Why You Need a Niche
The days of mass marketing are gone. Offering “something for everyone” is no longer the benefit that everyone’s looking for – in fact, it’s often a turn-off.
“Good at everything, outstanding at nothing” is the message that is conveyed. Or, more tellingly, “Good for everyone, outstanding for no one.”
And in a highly competitive marketplace – which photography certainly is – you really need to stand out in people’s minds.
Which means creating a niche: specialising in a particular type of product or service, for a particular kind of client, so that you become the highly recommended go-to photographer for that line of work.
So how do you create the right niche?
Start With Yourself…
Exactly where do your photographic talents lie? What are your favorite subjects, and why? Are action shots your thing, or can you bring objects to life? Do you like the challenge of working in difficult conditions – weather, lighting – or can you create the perfect environment to showcase your subjects at their best?
Consider your other talents, too. Do you make people laugh, or can you calm their nerves? Are you unobtrusive, able to capture the heart and soul of an event without intruding on the action? Can you direct with ease, organizing without offending? Do you love animals?
Sometimes it’s hard to see our own talents clearly – so if in doubt, ask your friends, family, past clients.
What are my greatest strengths?
What makes my work stand out?
How do I make people feel?
Finally, consider your values. What’s most important to you in your work? What impact do you want to have? How do you want to help people while providing your services?
Then you’ll be ready to move on, to…
Build Your Brand Around Your Ideal Client
Yes, your ideal client. Why not?
You’ll get to do the work that most suits your talents, with the people you most enjoy working with, making the kind of profit that suits you both (that gets paid on time!) – while your client will get a service that is perfectly tailored to their needs, and will be more likely to rave about you as a result.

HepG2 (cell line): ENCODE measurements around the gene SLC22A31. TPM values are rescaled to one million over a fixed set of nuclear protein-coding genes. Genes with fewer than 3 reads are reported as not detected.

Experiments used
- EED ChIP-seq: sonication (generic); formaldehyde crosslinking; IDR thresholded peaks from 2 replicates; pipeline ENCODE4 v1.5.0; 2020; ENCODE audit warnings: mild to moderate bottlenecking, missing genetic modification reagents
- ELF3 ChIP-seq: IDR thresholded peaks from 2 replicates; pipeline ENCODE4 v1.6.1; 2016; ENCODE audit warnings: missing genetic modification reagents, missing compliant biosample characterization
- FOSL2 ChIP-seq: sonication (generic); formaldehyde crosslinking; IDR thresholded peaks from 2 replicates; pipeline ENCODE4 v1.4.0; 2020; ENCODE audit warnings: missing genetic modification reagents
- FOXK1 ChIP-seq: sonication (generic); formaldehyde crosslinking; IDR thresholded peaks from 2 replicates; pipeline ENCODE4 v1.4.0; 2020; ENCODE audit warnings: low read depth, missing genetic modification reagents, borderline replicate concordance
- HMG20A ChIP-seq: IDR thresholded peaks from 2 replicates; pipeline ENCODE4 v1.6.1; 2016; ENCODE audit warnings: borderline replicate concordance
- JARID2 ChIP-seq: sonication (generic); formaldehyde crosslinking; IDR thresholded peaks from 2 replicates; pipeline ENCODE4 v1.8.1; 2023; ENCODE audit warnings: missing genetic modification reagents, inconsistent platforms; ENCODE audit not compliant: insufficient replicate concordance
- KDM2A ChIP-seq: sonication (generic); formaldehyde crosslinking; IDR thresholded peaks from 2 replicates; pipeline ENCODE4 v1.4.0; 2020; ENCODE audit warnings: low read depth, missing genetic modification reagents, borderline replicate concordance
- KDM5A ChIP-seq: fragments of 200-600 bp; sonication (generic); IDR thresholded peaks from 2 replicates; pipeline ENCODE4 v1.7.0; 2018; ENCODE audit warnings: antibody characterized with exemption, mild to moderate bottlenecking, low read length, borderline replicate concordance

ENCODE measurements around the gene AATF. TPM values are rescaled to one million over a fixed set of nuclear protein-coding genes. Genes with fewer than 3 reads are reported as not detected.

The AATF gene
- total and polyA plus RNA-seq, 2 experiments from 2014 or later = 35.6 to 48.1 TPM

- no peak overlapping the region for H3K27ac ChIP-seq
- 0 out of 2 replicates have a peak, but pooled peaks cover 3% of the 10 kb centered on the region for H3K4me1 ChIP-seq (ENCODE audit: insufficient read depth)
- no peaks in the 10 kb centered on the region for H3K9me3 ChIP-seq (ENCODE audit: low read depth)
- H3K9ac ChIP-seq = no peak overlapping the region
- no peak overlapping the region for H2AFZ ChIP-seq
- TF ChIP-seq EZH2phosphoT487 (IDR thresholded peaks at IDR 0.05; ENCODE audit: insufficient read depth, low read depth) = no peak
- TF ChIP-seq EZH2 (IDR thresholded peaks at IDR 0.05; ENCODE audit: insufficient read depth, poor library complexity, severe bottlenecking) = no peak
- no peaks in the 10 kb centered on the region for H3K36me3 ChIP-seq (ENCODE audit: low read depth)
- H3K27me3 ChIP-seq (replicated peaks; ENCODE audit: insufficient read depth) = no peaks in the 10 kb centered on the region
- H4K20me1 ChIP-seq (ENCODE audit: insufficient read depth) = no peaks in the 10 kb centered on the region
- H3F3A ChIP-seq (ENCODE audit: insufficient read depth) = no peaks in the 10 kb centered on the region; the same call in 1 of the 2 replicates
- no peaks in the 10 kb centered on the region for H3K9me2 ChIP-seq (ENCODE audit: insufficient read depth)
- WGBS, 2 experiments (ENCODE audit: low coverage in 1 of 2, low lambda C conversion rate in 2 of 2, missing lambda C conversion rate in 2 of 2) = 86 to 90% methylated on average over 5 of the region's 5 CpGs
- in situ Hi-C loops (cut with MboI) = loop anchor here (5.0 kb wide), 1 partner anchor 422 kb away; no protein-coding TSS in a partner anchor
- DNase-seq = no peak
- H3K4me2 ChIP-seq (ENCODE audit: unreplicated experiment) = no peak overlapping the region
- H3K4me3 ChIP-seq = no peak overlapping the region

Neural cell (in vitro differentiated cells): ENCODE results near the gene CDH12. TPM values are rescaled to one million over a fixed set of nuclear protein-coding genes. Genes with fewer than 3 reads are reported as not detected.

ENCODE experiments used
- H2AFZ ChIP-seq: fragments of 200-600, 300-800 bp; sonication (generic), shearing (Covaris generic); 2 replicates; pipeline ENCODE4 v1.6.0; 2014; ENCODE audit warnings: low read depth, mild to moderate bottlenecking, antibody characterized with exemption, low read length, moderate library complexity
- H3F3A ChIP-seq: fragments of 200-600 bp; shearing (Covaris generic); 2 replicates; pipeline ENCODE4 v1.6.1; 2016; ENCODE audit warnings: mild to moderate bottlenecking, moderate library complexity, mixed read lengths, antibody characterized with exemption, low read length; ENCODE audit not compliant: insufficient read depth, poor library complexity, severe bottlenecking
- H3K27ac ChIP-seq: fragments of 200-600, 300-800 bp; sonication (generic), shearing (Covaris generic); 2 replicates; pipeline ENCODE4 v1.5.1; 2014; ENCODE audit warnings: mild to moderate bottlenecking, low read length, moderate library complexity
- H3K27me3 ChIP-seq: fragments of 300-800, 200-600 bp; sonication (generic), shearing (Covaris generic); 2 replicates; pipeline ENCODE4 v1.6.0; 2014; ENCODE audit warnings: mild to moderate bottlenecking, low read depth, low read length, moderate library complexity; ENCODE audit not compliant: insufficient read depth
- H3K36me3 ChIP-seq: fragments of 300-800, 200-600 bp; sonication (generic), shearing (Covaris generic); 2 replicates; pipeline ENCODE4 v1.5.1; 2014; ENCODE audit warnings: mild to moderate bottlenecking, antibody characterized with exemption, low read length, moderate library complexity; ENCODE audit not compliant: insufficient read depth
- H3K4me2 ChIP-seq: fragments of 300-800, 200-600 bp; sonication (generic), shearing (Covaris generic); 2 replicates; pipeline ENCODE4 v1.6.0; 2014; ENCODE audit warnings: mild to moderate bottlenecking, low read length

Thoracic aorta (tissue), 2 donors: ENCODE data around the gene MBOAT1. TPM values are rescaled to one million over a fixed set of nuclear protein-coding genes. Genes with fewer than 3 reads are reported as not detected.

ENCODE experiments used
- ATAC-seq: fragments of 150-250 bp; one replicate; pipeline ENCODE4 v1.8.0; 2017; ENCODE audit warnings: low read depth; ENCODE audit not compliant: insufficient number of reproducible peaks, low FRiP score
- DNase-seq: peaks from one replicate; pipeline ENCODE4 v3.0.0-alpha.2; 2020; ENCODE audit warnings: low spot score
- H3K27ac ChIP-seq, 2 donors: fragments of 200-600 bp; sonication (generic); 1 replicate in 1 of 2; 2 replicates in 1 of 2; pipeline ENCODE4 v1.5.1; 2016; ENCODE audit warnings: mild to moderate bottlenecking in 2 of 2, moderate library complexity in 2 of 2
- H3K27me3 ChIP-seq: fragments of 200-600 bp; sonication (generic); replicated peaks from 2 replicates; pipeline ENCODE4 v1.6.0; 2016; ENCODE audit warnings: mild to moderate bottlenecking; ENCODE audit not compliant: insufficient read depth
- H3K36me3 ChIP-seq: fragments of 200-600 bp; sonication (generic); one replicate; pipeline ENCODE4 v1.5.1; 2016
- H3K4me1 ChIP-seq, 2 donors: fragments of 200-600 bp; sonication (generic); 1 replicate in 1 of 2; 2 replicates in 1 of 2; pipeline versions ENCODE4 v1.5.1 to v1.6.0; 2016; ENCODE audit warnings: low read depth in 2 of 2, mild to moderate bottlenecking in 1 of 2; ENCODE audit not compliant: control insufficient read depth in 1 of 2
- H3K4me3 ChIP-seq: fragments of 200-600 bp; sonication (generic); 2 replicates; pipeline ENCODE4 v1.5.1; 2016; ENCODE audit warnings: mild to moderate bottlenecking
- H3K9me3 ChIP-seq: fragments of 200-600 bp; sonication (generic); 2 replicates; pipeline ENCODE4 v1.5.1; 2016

It’s win-win: simply the best business outcome and the path to success.
So start by getting clarity around your ideal client.
Who are they?
What do they do, enjoy, worry about, get involved in?
Where are they, both geographically (e.g. near you) and virtually (i.e. where do they hang out online)? What problems do they have that you can solve?
This last question is particularly important to help you think more creatively about your business services; to enable you to package them in ways that truly benefit your clients, and communicate those benefits more effectively.
Because there’s a particular trap that you’ll want to avoid.
Don’t Just Let Your Images “Speak For Themselves”
Of course, potential clients will want to see an example of your work and will be impressed by beautiful shots. But to truly stand out in their minds, to convince them that you are the right person or company for them, you need to help them envisage exactly how you will benefit them.
That means you need to throw some words into the mix, so that when people view your work they understand exactly what they are looking at, and how that could benefit them.
You want them to move beyond thinking:
“Oh, so you’re a photographer who specialises in children, that’s cool.”
“Wow, so you encourage children to celebrate who they are, by taking photos of them within the context of them doing something they love.”
Unless you spell those benefits out to them, they’re probably not going to get them just from looking at a picture. But once those benefits ARE spelled out, they’ll look at those images with fresh eyes, and see the greater potential in them.
They will understand the value of your service. And that’s what will convince them to hire you.
Analyze yourself: your loves, your talents, your values. How do you want to help people through your photography?
Analyze your ideal client: who they are, what matters to them, what their problems are that you can solve, or issues that you can address.
Package the best of you into an irresistible offer that appeals to your ideal client and solves their problems.
It’s a lot of work. You may need help with it. But it’s worth the effort to establish a business that has true clarity around your unique value, in order to attract the work that you love.
All my Love,
Rowena Roberts is a brand strategist and copywriter working under the name Words Inspire. She bangs the drum for “authentic branding”, helping business owners to clearly articulate their goals and talents in order to attract more of the work and clients that they love.